Brain Associations and How They Impact Our Lives

What are brain associations?

Our brains are literally filled with associations--neural connections--that we make daily over the course of our lives. The idea of "associations" may sound quite abstract and complicated, but on the surface, it isn't. You know very well what associations are and have surely noticed them in your own life; it's just that no one's ever told you what they're called. 

Here's an example for you: you grew up having pizza for dinner every Friday night, and now you still want it every Friday night. Your brain wired a neural connection of Friday nights with pizza. Even further, you loved having pizza for dinner every Friday night, so now just the thought of it makes you happy. More on the added component of emotions below.

Here's another: you start watching a new show every night for dinner while also on a chicken salad kick. After just a few nights, if you sit down to watch your new show with spaghetti, you're going to notice that you're not eating chicken salad. 

And one more: if you turn on a song that you played over and over in high school, I am sure you'll have a rush of all the feelings, even sounds and smells, from that time of your life. It's just a song. But your brain wired it to all the things.

Without even dealing with any kind of chronic issues, you can have negative associations too. For example, even though it's been a decade, when I see covered sidewalks, I think of college. It's not great. And I could disconnect that if I wanted to. But it's there. Similarly, there may be a random book, piece of furniture, shirt, whatever that you now associate with something seemingly random to anyone else but just natural to you. Even if the association came from one instance. Here's why: our brains are more likely to wire new associations harder and faster when they are paired with heightened emotion, good or bad. So college being the overall negative experience that it was for me, my brain isn't really fond of covered sidewalks. And you may have a negative stomach lurch every time you see a reference to a certain book that your now-ex talked about highly one time. 

Those are very obvious examples. But our brains wire less tangible ones too, both positive and negative.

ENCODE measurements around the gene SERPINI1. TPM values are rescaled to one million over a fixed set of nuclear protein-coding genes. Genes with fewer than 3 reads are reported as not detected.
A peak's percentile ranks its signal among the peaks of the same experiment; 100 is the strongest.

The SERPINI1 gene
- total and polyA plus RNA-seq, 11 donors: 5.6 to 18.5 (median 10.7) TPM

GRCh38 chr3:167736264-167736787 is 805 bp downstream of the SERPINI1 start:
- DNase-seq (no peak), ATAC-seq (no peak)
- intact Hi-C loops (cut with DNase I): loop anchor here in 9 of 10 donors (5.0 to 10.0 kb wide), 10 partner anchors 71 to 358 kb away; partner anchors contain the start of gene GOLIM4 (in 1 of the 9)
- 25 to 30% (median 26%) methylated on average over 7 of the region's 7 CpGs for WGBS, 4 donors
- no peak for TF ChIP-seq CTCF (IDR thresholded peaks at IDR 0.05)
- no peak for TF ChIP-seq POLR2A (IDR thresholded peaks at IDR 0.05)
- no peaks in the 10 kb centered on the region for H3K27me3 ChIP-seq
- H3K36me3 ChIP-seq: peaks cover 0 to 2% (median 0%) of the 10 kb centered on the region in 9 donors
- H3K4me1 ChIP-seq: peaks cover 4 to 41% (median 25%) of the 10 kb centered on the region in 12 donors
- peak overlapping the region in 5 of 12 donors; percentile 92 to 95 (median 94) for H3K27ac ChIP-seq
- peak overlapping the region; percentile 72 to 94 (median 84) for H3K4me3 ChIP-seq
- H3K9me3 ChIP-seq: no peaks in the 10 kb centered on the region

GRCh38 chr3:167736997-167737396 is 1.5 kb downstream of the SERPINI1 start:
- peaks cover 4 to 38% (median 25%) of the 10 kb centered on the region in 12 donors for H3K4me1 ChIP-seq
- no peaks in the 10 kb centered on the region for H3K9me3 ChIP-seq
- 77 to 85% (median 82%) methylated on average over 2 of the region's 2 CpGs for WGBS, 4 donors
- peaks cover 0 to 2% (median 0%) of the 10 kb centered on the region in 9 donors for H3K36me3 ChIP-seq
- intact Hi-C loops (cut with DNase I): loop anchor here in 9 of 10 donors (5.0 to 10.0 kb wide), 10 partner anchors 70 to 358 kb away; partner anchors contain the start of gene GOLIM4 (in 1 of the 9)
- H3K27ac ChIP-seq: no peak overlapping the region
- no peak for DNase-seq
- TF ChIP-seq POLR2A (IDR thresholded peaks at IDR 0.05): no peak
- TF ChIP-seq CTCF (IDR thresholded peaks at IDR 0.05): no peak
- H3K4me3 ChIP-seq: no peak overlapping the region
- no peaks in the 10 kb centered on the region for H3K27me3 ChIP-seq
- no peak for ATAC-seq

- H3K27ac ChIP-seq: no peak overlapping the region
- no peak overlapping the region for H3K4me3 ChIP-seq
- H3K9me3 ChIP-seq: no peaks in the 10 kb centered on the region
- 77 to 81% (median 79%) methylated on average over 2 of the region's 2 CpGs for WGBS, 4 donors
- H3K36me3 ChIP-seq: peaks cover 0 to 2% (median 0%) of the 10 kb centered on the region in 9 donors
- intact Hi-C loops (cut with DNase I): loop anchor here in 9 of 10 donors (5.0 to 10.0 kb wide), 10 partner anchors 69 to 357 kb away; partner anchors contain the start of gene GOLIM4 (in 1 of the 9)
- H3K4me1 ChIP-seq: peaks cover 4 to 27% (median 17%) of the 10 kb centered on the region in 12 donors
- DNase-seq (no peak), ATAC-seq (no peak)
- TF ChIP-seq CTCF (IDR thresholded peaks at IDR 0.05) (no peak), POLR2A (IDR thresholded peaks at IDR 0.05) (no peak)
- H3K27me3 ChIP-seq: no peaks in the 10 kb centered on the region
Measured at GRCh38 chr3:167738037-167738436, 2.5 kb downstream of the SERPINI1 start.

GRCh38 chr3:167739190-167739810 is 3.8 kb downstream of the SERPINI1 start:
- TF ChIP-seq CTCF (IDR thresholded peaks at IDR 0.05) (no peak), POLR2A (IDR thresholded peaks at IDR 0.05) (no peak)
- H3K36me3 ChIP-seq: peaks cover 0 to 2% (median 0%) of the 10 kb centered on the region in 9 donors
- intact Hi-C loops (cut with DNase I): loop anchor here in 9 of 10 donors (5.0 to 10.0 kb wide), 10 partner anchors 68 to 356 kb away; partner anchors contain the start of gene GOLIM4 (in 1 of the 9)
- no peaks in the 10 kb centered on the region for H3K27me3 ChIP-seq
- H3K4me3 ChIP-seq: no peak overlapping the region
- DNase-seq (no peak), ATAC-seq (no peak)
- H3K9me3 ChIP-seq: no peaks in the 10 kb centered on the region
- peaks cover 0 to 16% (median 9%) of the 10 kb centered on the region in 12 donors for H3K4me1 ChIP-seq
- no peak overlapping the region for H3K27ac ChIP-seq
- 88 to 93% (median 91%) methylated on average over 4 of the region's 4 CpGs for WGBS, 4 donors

Associations with a Limbic System Impairment

As you can see, having brain associations is not inherently bad--it is normal and good. But the thing is, when it comes to having a limbic system impairment--meaning your brain is stuck in a state of emergency, fight-or-flight mode, and chaotic brain pathways--you have picked up associations that are not only not accurate but not helpful and need to be disconnected and left behind. 

Here's an association my brain made while sick that I had to disconnect when doing DNRS: phone calls and anxiety. I am talking heart racing, lightheaded adrenaline rush, and trembling. I'm not sure where exactly I picked that up (though I have a couple guesses), but the thing with rewiring negative/inaccurate associations is that it doesn't matter where you picked it up--and you may never remember when or how you did. It may have been that I got it from one or two instances that burned into my brain, or, more likely, it happened because a limbic system impairment unaddressed will only worsen with time, with or without "cause"--which is why someone can start out with a handful of food allergies that turn into only five safe foods within a couple years, or why someone can start with mild anxiety or depression that turns into crippling versions. The downward spiral of LSI will only continue, often inconceivably so. And that is one huge reason why doing DNRS as soon as possible is so important.

How I Retrained LSI Associations

While I highly recommend sticking to the laid out practice rounds for the first several weeks of doing DNRS, I have mentioned the value of personalizing the rounds and tweaking them to what you need most and what resonates with you. A couple months in, I realized I needed to really talk to my Limbie (that's what I call my toddler-like Limbic System) during that step of the rounds and explain things to her. I started targeting specific associations in my rounds, like phones and anxiety, and talked Limbie through what she was associating them with, why that was not accurate, and what to associate them with instead. I would literally hold up my hands together toward my left, clasped like a cord, and tell her what she had connected; I would tell her to disconnect those while pulling my hands apart; and then I would reconnect my hands toward my right while describing what she needs to connect phone calls to instead. That method was huge for me. Feel free to steal it!

Bonus Retraining for the Win

As I've mentioned before, it's not odd for some brain pathways to fall away while retraining other ones because the whole mess of limbic system impairment is all tangled up together. So you may find that you have some unwanted associations that you haven't even tried to rewire yet that fall away as you do others. That's the power of the brain, baby!

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More to see:

My DNRS FAQs | all my DNRS posts | the DNRS website

Disclaimer: I am not a doctor or medical professional, and nothing I say is to be taken as medical advice. I speak only of my personal experience. | affiliate links above

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